I was shocked to see news that IndyMac, the holder of the mortgage for my second property (Bowers St), had been seized by US regulators. The mortgage for that property went to foreclosure back in March (my first foreclosure), so needless to say, I contributed to their downfall.
IndyMac's fate was sealed after Senator Charles E. Schumer wrote a letter about the bank. Mr. Schumer spoke strongly about the agency:
“IndyMac’s troubles, like Countrywide’s were caused by practices that began and persisted over the last several years,” he said. “If O.T.S. had done its job as regulator and not let IndyMac’s poor and loose lending practices continue, we wouldn’t be where we are today.”
IndyMac held $32 billion in assets and its demise is being called the biggest failure in 24 years. In addition to loans, IndyMac Bank held one of the largest savings in the country. The FDIC said nearly $1 billion of the $19 billion in deposits held by IndyMac were uninsured, affecting about 10,000 people. When news got out that IndyMac was in trouble, people started taking their money out of their bank accounts, to the tune of $100 million per day. Things like this are exactly why I feel uneasy saving money at all. It feels safer to invest in things that are real, be it a car, motorcycle, boat, education, health, general experience, or yes, even real estate.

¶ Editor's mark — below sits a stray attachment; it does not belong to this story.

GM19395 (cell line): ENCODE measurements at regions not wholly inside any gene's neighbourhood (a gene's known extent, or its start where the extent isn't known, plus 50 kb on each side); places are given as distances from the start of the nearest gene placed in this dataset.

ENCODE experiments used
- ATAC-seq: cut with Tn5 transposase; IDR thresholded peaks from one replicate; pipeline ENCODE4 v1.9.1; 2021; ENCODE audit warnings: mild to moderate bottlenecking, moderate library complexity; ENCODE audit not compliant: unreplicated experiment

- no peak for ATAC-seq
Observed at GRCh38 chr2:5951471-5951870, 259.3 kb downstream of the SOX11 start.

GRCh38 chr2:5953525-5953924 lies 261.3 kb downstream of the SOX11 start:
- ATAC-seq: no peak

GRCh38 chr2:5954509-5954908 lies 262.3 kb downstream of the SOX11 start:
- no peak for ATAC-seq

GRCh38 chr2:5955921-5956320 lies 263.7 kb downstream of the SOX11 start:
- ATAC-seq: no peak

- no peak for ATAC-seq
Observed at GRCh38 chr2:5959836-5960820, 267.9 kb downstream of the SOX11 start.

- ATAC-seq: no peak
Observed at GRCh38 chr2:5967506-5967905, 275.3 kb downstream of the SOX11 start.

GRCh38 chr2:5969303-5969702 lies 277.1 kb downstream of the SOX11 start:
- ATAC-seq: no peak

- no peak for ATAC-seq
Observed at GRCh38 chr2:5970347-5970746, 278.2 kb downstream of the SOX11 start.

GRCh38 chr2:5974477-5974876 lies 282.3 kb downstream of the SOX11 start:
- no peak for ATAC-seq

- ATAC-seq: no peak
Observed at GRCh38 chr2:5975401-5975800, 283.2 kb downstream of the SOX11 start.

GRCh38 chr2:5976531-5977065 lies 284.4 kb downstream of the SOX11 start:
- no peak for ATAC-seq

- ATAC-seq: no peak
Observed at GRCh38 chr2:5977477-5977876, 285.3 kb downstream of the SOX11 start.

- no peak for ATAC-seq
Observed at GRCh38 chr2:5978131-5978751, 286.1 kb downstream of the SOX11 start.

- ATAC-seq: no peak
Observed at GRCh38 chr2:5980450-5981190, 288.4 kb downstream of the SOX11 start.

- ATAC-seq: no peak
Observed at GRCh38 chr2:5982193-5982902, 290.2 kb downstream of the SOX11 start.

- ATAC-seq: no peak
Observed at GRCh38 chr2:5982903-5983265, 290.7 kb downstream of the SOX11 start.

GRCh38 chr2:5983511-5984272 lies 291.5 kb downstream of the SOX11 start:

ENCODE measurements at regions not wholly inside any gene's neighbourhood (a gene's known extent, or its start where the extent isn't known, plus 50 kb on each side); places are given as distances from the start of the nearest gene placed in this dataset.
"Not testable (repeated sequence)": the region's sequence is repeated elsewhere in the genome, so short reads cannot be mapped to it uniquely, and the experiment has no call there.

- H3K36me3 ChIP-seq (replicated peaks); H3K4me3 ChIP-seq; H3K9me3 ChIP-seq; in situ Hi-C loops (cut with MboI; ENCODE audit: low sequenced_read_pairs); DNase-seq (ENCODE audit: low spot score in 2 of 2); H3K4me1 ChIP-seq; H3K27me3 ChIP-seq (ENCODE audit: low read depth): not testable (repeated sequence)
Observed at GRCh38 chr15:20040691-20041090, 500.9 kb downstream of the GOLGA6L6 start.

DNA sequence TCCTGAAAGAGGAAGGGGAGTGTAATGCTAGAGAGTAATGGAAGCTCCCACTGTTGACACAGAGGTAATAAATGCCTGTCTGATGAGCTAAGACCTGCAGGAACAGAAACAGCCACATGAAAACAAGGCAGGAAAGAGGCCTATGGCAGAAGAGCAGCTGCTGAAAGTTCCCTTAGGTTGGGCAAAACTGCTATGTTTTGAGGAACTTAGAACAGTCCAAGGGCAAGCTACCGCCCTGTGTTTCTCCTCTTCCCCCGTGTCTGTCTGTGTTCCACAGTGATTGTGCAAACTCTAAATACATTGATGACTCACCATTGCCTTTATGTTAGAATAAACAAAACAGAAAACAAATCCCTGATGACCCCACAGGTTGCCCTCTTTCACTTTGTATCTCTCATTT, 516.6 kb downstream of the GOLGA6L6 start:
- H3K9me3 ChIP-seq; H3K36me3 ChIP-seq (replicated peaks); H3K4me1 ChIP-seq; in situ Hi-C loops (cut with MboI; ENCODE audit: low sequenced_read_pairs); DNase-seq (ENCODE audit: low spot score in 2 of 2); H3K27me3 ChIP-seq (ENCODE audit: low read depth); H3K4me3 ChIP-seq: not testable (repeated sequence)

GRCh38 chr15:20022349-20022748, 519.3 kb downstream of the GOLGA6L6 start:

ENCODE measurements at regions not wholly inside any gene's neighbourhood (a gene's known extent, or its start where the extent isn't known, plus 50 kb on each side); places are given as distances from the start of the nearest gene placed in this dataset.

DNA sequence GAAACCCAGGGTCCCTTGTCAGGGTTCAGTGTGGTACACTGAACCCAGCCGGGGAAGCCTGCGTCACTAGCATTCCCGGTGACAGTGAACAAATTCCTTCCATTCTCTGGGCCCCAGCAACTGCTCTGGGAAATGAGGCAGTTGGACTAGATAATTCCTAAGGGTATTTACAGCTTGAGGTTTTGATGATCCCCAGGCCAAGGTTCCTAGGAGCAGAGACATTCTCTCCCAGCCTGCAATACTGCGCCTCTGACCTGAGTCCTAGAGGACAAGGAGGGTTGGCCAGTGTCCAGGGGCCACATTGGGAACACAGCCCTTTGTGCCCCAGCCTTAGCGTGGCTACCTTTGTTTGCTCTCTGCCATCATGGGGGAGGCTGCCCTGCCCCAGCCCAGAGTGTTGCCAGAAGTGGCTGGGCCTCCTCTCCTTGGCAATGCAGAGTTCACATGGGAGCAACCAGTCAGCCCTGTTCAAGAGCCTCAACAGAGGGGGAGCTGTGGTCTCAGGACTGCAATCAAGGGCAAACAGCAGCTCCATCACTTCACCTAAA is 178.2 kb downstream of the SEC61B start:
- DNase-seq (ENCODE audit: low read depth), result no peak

Coupled with the craziness that happened to Fannie and Freddie yesterday, the reality of what's happening in the US is finally starting to sink in. Fannie and Freddie, which own or guarantee almost half the $12 trillion of home loans in the U.S., plunged as much as 49 percent and 51 percent yesterday.  Think about that for a second: half of all the home loans in the U.S. This happened as investors feared failure in the market would cause the U.S. government to rescue both companies, which would wipe out the shareholders.